Othello was written at a period shaped by complex social and geopolitical issues. This article seeks to unravel the feminism and the feminist characters in Othello. The play is multifaceted and in that historic context it still speaks to audiences today in a dynamic and a legit way. William Shakespeare’s Othello gives a provision of understanding it from a feminist perspective. A critical feminist analysis of the play Othello has given us a solid and a definite judgement of the different central social values of women seen taking center stage during the Elizabethan society. During that period and time, the society was patriarchal and the women in the society were expected to be timid and fearful and to serve their male counterparts. Their voices were not heard and they had to device survival mechanisms. Women were thought to be physiological and psychologically inferior to men.

There are three women in Othello: Desdemona, Emilia and Bianca. From how the women behave in the play there are a clear indication of what the society was like at that time. In general, the paper will analyze how the women behaved and the feminism lens of that Elizabethan period. In my opinion from how the women in play behaved, it is a clear indication of what the society was like at that moment. In the play women are seen as possession, they are owned by their husbands and cannot make decisions of their own. It is also evident that the women were purchased through, marriage and now they live a; life that according to the men, they are to now pay back by their service in marriage and ensuring the man is satisfied.

Desdemona, is a victim of a society that places the value of women in their marital status. It is crystal clear that she is a virtuous woman however, the character traits displayed by Shakespeare in describing her echo a patriarchal society. Desdemona is portrayed as a “submissive”, “loyal” and “innocent”. Female submission, loyalty and innocence have always been a bone of contention for the feminist woman. These are all traits rooted in religious teachings but acted out in reality as a form of oppression to females. Submission instills some sense of inferiority to the woman while giving the male power to act with authority. Desdemona goes from being under the domination of her father to that of her husband, Othello. In the end, her loyalty and innocence costs her peace of mind, happiness and her life.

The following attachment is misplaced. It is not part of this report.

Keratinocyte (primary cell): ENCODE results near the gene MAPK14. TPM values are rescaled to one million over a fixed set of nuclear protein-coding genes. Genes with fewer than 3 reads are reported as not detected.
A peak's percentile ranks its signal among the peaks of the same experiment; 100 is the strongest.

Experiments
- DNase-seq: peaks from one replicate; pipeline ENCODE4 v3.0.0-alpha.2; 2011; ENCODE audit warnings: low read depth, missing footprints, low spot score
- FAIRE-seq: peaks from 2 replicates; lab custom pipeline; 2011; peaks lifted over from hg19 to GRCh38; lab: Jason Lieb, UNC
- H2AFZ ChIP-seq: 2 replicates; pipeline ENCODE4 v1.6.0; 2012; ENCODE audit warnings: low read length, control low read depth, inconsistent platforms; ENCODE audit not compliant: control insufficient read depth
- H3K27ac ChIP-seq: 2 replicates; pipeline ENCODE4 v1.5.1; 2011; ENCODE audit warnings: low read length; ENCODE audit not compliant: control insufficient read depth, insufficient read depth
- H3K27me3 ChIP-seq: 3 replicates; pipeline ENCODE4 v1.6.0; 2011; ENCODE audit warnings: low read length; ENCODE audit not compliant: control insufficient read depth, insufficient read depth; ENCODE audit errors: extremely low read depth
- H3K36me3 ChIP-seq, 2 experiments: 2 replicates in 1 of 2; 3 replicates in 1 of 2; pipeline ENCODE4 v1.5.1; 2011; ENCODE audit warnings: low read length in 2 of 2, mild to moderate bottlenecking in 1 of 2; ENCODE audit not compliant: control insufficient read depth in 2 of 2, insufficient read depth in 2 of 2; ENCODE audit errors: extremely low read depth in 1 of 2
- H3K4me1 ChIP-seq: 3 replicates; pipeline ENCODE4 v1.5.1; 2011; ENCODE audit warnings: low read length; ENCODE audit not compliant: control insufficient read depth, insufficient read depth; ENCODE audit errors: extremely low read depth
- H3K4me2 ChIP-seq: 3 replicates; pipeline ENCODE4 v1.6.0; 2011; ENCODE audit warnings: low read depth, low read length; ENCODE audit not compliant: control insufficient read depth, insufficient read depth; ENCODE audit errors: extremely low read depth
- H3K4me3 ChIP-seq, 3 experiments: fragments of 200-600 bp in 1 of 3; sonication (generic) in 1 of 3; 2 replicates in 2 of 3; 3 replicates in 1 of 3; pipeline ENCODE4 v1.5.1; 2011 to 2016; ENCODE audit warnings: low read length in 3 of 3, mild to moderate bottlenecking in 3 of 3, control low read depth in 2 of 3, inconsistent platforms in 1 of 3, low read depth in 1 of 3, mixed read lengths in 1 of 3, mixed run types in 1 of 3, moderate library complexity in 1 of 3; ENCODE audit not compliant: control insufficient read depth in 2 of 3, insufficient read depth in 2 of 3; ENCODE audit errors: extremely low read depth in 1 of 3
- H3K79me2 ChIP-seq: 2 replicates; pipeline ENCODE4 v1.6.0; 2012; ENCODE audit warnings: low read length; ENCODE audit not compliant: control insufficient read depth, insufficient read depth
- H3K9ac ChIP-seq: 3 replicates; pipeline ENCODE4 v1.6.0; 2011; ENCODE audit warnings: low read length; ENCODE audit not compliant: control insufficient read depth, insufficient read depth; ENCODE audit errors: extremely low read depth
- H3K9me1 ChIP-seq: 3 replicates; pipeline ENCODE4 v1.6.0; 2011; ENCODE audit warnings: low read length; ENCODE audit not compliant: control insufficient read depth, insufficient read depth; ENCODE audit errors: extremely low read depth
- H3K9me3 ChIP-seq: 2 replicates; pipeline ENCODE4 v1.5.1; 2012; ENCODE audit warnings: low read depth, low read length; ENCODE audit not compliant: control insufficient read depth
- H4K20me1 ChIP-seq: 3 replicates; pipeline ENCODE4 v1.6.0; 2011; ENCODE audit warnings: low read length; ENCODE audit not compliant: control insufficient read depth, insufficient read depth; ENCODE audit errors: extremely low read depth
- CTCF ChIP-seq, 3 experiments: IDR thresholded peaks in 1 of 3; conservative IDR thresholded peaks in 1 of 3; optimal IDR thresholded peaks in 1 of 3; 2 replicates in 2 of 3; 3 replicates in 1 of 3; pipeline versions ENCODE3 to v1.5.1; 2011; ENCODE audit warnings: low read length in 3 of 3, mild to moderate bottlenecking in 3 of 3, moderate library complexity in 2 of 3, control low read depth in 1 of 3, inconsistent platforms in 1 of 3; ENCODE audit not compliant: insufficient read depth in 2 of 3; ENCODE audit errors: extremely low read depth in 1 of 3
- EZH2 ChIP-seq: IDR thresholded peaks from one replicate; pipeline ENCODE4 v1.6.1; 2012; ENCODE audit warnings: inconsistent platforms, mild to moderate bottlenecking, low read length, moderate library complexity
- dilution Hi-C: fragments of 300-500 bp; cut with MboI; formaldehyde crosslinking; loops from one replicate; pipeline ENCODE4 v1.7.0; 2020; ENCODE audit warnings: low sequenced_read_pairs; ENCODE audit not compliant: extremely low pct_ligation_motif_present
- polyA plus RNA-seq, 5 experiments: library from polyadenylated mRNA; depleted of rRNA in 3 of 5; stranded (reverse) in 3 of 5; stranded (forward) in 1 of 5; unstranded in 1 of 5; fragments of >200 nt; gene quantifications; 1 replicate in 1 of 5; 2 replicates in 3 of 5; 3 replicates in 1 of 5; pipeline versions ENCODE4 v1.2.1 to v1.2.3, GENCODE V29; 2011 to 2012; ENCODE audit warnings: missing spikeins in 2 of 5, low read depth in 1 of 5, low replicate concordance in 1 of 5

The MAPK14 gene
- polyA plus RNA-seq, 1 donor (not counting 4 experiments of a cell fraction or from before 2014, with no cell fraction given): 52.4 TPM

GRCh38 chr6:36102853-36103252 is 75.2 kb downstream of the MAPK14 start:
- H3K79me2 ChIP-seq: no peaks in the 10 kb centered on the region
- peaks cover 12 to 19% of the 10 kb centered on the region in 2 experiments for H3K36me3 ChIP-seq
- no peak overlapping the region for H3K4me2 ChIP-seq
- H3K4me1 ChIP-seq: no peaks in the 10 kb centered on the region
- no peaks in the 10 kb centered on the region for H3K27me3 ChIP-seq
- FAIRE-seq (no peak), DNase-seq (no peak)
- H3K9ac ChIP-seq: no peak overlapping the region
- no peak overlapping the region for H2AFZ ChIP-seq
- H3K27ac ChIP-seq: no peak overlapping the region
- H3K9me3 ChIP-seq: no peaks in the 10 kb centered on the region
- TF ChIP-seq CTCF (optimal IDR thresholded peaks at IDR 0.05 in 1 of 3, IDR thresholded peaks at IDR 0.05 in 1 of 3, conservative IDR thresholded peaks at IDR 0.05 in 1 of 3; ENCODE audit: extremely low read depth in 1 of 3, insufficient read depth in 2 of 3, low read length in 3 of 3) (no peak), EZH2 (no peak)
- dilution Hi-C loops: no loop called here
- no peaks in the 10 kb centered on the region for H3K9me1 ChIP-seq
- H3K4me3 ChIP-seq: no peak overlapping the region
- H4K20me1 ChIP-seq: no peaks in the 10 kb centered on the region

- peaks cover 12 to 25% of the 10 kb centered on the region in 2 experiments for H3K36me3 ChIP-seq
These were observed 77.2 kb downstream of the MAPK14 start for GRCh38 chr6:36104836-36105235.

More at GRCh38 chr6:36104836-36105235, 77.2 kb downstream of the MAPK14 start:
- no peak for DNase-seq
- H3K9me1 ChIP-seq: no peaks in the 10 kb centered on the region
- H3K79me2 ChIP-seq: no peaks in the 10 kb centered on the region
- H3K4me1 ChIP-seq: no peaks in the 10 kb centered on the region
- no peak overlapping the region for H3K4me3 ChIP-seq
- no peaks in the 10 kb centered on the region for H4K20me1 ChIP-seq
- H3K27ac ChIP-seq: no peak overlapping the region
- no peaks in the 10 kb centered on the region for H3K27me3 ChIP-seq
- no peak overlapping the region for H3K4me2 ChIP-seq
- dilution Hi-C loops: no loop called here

When her marriage to Othello is threatened, Desdemona is placed on the defensive side to prove her innocence with their husband’s opinions, although baseless, always triumphing. This is in line with the patriarchal view that a man’s opinions and decisions are final. This in conjunction with Desdemona’s view of her marriage as her source of prestige and status in her society place her in a position where she has no option but to defend her marriage because leaving it would be detrimental to her social status. (Massie,2017)

Her lowly status in society puts her in jeopardy when Lago aims to destroy her marriage. She is not in any position of power to deflect nor defend herself from Lago’s claims, Desdemona seems to have some form of social support structure as she tells a friend of the woes of her marriage. Nevertheless, this is not enough to fight off Othello’s decision due to his broken trust and fear of his reputation.

To conclude what has already been stated, feminism in Othello is alive and demonstrates that women have been struggling in a male dominated society. They have had to break barriers and to swim through very stormy seas to ensure they are valued and seen for who they really are not just vessels of pleasure.

Works Cited.

Massie, Elizabeth. “A Feminist Critique of Othello.” Pentangle’s History (2017): 29.

Pender, Carson. ““The Fruits Are to Ensue”: Male Dominance and Female Desirability in William Shakespeare’s Othello.” (2018).

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